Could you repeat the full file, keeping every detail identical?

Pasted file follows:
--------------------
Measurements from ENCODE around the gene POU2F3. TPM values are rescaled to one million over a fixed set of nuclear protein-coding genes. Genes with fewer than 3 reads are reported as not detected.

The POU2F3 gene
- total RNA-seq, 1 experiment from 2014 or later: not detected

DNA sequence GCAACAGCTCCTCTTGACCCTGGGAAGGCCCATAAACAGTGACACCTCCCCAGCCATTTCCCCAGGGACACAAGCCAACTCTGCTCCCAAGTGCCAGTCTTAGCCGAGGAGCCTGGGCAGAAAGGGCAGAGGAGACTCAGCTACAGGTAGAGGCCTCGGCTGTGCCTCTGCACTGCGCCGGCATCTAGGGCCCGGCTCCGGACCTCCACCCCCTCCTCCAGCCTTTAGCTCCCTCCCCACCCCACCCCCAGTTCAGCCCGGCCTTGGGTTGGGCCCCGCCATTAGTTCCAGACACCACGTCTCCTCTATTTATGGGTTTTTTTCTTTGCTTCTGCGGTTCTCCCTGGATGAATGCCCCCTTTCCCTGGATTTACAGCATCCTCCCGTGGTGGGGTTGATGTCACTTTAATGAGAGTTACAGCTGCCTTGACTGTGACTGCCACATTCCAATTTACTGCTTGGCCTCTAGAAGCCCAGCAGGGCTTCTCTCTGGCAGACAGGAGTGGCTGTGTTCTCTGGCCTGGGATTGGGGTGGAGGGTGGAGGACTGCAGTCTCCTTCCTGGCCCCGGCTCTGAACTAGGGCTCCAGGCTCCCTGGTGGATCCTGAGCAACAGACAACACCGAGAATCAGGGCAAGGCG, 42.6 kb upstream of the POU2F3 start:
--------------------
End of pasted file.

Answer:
Measurements from ENCODE around the gene POU2F3. TPM values are rescaled to one million over a fixed set of nuclear protein-coding genes. Genes with fewer than 3 reads are reported as not detected.

The POU2F3 gene
- total RNA-seq, 1 experiment from 2014 or later: not detected

DNA sequence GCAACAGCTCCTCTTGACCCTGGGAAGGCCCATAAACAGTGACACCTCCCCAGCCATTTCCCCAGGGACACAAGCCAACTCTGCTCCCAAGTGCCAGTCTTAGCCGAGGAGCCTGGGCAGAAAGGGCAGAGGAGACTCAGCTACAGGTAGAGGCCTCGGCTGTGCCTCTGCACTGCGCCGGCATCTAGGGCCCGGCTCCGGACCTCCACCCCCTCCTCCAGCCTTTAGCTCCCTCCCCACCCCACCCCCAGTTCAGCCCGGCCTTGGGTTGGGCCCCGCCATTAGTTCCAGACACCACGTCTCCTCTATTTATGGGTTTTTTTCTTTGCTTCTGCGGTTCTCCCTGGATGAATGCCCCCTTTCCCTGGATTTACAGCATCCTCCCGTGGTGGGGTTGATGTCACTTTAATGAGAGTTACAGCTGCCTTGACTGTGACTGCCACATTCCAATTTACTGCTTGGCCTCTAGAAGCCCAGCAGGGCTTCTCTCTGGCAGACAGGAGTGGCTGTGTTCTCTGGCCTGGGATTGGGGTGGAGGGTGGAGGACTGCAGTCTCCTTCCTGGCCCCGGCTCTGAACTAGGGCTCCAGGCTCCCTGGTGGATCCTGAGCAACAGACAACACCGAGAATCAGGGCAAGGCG, 42.6 kb upstream of the POU2F3 start: